Friday, May 4, 2018

Battling the Bodily Stench or Embracing the Feral and the Ripe?

Battling bad smells has been a millenia-long battle for humanity. Fighting body odor specifically has been a battle against our very own human make-up. With the exception of those carrying the gene ABCC11 (which makes for no armpit smell), common amongst the populations of the Far East,  the vast majority of us of European, African, Central Asian and Native American descent have the sort of apocrine glands in the armpit and groin which secrete a sort of sweaty liquid that when mixed with surface bacteria develops body odor. The ecrine glands, situated throughout the body, secrete just water and salt.

The quest for deodorisation brings us to the American contradiction of a malodorous past coupled with an almost sterilized present. The pioneer settlers, coming from Europe driven out for their strict Puritan religious beliefs or our sheer need for greener pastures and personal growth were not accustomed to washing up too much. Popular westerns, films chronicling the adventures of the Wild West, have long exploited this very notion, having the lone cowboy bust into the odd saloon and demand a cigar and bath in the back quarters after months of herding cattle all alone in the wilderness.

The very interesting thing however is not the invention of deodorant (and anti-perspirant, which debuted in the early 20th century based on aluminum chloride first marketed under the suggestive name Everdry) but the power of marketing. Women, American women in particular, were especially targeted in typically sexist campaigns which implied that their natural odor was repulsive to heterosexual men, therefore they had to rely on a deodorant or anti-perspirant in order to land the man of their dreams. An advertisement from the Walter Thomson Archives, at the Duke University, proclaims in the very title "Within the Curve of a Woman's Arm. A frank discussion of a subject too often avoided." Including lines asking "Would you be absolutely sure of your daintiness?" and "Does excessive perspiration ruin your prettiest dresses?" The agressive campaigns by the Odorono Company, giving their address as Ruth Miller, The Odorono Co., 719 Blair Avenue, Cincinnati, Ohio, promised the "so simple, so easy, so sure" solution for that "problem", imaginary or real.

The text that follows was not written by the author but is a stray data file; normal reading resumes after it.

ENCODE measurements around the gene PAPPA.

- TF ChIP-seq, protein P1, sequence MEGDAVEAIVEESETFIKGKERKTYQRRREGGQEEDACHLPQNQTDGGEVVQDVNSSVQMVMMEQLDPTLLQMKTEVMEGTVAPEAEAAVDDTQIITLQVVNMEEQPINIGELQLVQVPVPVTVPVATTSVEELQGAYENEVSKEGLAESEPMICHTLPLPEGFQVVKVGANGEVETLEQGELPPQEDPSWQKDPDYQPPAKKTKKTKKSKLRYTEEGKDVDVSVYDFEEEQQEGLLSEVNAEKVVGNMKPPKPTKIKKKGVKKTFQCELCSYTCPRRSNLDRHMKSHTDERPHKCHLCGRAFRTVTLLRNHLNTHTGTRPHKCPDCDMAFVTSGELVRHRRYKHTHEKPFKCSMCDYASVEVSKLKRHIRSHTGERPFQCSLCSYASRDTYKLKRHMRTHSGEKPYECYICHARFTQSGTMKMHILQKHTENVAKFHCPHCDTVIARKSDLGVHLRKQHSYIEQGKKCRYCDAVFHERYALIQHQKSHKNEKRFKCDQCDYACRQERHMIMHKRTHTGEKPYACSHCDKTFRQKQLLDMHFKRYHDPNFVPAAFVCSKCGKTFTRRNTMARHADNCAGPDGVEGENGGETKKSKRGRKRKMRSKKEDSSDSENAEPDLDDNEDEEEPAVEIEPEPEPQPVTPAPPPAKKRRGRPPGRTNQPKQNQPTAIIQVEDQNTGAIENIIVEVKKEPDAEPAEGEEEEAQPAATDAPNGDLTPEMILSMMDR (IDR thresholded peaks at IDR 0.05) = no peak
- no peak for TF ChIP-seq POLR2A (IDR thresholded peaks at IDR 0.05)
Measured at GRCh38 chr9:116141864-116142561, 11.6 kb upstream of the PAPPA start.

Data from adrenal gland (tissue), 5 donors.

Please read the entirety of my article on Fragrantica.

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